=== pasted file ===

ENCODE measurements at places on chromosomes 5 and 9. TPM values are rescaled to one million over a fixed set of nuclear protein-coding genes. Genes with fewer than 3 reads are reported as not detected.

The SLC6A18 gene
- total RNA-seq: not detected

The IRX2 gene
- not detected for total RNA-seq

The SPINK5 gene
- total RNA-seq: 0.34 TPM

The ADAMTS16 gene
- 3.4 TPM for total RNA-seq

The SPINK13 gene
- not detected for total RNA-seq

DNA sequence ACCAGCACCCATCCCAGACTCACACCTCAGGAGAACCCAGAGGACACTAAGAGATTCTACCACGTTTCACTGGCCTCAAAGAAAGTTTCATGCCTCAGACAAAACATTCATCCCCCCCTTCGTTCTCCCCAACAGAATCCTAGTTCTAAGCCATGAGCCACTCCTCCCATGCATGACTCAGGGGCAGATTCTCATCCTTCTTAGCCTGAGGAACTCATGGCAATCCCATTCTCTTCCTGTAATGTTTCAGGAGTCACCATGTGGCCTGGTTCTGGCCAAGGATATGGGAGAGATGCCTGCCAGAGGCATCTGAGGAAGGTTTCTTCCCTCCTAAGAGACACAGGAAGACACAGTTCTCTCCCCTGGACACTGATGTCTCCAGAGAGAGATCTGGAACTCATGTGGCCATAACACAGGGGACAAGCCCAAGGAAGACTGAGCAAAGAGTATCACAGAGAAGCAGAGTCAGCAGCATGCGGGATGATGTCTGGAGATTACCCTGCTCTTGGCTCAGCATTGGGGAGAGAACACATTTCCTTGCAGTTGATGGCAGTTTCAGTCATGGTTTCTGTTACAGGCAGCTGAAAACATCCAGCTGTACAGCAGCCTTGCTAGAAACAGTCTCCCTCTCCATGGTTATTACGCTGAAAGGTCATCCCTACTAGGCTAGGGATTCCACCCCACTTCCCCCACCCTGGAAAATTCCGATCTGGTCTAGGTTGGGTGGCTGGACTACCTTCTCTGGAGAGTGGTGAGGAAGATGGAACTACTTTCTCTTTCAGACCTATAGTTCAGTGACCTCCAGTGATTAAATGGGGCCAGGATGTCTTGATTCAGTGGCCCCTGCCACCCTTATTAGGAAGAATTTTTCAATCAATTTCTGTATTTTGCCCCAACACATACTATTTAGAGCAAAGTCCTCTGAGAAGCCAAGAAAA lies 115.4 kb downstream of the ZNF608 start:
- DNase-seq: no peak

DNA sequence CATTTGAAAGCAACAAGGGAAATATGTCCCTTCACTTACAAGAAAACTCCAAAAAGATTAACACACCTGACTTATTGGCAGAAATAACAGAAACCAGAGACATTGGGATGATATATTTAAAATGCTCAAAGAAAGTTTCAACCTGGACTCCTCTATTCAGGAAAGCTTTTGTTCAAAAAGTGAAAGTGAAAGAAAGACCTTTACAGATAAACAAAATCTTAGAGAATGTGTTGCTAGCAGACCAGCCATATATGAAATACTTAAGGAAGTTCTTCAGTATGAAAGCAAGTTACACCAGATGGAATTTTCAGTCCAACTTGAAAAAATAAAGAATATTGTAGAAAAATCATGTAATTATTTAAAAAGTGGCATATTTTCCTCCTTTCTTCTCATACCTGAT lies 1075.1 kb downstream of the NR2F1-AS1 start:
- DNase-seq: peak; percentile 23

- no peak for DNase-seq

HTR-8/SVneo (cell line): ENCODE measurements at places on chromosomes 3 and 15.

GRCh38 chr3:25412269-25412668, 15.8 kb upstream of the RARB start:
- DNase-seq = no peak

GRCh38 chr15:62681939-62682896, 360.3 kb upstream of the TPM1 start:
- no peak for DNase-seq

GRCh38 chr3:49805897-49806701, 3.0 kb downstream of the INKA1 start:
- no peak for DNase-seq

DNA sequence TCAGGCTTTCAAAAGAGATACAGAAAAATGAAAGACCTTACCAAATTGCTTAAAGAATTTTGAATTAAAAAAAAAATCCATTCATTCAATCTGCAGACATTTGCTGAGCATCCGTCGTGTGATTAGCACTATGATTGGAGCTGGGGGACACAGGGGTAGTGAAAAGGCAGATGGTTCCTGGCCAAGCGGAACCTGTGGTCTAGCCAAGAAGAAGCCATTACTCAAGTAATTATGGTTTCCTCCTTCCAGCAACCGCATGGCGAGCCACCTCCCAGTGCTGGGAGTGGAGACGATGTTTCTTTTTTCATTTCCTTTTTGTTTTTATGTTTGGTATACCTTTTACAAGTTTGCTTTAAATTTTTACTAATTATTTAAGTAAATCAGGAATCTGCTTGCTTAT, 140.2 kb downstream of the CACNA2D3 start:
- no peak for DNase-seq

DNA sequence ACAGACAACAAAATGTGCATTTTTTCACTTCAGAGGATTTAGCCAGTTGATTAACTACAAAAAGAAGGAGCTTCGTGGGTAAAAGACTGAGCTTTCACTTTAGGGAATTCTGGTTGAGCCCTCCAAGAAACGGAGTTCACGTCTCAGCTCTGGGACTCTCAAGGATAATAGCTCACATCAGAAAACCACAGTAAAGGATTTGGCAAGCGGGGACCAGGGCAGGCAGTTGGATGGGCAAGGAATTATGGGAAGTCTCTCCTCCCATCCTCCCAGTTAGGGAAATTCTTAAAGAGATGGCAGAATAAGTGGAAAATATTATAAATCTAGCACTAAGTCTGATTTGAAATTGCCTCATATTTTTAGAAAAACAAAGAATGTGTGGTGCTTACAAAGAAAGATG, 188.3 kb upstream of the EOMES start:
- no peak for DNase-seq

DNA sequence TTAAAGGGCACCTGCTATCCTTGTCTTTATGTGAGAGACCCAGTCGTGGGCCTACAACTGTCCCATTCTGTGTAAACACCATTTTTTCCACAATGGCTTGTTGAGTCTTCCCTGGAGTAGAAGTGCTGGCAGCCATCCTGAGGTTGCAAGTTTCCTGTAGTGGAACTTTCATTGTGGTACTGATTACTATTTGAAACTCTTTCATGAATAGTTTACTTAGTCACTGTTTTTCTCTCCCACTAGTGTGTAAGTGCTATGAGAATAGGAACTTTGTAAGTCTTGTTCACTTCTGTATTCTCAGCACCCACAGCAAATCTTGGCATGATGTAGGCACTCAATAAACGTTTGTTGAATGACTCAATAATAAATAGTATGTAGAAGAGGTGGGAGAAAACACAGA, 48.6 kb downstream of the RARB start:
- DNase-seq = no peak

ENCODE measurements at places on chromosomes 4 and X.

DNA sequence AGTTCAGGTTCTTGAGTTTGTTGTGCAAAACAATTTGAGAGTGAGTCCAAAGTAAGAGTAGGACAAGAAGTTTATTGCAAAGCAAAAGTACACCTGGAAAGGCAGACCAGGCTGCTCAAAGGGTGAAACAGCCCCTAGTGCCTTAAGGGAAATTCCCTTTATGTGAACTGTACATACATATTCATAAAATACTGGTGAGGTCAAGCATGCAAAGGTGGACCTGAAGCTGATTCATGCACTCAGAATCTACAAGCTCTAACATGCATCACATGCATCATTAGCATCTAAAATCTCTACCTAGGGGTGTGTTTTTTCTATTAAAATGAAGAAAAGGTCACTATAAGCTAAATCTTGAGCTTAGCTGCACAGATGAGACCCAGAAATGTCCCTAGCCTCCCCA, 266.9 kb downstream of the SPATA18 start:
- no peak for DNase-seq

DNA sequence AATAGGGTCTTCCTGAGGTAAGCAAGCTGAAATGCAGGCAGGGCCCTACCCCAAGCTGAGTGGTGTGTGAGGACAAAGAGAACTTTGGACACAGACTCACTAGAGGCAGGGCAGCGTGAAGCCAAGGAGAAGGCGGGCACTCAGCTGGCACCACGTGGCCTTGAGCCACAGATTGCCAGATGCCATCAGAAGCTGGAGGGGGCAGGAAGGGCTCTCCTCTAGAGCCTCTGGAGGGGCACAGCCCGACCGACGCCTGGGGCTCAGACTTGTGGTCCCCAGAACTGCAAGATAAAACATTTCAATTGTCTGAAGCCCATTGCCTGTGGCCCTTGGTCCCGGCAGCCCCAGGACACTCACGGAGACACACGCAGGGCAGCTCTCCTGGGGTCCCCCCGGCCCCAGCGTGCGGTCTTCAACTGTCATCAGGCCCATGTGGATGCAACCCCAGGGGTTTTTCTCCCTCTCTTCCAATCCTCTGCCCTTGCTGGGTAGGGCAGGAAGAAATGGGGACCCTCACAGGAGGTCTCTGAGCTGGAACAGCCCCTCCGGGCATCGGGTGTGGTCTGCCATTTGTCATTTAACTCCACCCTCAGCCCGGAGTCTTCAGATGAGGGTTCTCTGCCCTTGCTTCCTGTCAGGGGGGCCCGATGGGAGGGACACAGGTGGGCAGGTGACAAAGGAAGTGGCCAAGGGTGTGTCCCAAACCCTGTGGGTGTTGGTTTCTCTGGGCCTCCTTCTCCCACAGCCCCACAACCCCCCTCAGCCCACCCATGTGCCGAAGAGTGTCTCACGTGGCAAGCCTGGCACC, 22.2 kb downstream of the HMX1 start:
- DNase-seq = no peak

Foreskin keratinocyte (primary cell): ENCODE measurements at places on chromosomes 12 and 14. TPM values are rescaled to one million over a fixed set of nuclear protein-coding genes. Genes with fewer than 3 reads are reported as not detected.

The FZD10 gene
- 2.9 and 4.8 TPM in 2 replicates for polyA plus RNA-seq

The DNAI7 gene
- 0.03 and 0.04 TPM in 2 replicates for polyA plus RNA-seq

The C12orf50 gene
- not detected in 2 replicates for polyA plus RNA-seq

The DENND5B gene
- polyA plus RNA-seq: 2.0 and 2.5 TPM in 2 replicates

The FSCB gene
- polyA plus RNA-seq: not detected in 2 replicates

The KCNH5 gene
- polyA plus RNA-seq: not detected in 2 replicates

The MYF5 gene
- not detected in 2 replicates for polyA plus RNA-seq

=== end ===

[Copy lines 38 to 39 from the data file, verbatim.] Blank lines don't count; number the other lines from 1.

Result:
The DNAI7 gene
- 0.03 and 0.04 TPM in 2 replicates for polyA plus RNA-seq